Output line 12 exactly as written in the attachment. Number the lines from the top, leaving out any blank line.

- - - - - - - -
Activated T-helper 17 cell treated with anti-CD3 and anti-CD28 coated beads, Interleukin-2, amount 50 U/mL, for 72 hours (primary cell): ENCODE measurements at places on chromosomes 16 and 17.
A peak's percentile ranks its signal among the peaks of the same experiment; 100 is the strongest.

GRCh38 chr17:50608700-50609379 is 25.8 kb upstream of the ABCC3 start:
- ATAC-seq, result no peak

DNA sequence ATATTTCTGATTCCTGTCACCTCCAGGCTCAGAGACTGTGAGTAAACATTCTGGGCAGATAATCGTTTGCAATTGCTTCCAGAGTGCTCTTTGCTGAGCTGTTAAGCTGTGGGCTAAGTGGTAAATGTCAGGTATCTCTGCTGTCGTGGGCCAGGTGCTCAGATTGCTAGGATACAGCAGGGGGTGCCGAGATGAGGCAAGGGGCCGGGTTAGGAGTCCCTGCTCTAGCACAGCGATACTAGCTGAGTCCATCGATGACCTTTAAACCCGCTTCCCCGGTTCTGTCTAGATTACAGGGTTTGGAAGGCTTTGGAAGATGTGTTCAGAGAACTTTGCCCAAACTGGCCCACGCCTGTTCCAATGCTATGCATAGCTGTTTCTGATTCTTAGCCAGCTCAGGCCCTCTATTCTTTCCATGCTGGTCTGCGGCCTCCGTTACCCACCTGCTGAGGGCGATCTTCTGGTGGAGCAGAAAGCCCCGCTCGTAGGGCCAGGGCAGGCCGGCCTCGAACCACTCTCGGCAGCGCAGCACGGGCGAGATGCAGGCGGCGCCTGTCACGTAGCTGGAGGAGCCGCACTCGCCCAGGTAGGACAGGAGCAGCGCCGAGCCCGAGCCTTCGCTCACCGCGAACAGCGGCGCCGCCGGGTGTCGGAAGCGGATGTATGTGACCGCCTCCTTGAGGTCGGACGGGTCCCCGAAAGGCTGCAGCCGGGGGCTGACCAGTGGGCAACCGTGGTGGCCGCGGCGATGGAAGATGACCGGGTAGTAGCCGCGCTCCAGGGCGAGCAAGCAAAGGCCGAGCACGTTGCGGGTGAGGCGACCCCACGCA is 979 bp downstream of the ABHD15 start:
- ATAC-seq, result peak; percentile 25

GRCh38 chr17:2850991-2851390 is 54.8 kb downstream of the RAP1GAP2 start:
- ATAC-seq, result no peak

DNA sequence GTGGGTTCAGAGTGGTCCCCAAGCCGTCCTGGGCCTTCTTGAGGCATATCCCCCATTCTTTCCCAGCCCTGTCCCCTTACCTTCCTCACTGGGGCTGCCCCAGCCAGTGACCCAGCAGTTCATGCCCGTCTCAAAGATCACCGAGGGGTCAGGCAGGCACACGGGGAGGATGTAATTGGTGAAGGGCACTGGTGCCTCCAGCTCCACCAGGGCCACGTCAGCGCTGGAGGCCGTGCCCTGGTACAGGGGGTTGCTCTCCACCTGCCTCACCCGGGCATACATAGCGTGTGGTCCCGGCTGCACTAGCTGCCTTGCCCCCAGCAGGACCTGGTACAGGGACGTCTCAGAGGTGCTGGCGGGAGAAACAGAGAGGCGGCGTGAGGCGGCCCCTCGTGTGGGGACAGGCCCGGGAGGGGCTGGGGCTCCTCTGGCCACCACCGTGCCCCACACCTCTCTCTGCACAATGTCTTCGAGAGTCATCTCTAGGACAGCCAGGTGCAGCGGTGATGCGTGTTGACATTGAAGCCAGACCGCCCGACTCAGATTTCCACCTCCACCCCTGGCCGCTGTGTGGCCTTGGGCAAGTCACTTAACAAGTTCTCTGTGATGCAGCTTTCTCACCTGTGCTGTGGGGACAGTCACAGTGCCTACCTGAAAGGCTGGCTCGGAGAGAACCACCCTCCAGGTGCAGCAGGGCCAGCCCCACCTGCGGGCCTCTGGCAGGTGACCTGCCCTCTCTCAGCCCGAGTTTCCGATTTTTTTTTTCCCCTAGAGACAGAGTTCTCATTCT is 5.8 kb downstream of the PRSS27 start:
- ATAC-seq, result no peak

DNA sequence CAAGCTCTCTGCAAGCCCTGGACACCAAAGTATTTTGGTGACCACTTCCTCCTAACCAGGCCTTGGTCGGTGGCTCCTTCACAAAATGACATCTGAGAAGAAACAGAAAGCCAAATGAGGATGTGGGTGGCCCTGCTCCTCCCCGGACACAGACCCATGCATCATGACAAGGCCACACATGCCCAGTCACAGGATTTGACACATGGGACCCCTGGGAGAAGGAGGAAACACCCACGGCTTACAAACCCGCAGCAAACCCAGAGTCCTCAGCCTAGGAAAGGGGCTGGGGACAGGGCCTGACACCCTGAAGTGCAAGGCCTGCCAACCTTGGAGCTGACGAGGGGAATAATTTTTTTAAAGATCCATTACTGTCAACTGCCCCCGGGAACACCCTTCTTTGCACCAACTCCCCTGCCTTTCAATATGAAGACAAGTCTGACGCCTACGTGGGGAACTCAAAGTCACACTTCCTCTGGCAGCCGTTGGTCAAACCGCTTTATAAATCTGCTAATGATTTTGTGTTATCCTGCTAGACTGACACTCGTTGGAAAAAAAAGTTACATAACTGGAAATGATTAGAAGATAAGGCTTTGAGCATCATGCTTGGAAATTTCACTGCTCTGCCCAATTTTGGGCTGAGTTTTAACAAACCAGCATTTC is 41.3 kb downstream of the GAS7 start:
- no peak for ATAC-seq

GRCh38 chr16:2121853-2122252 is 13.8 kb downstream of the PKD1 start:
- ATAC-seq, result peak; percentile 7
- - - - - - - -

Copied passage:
- no peak for ATAC-seq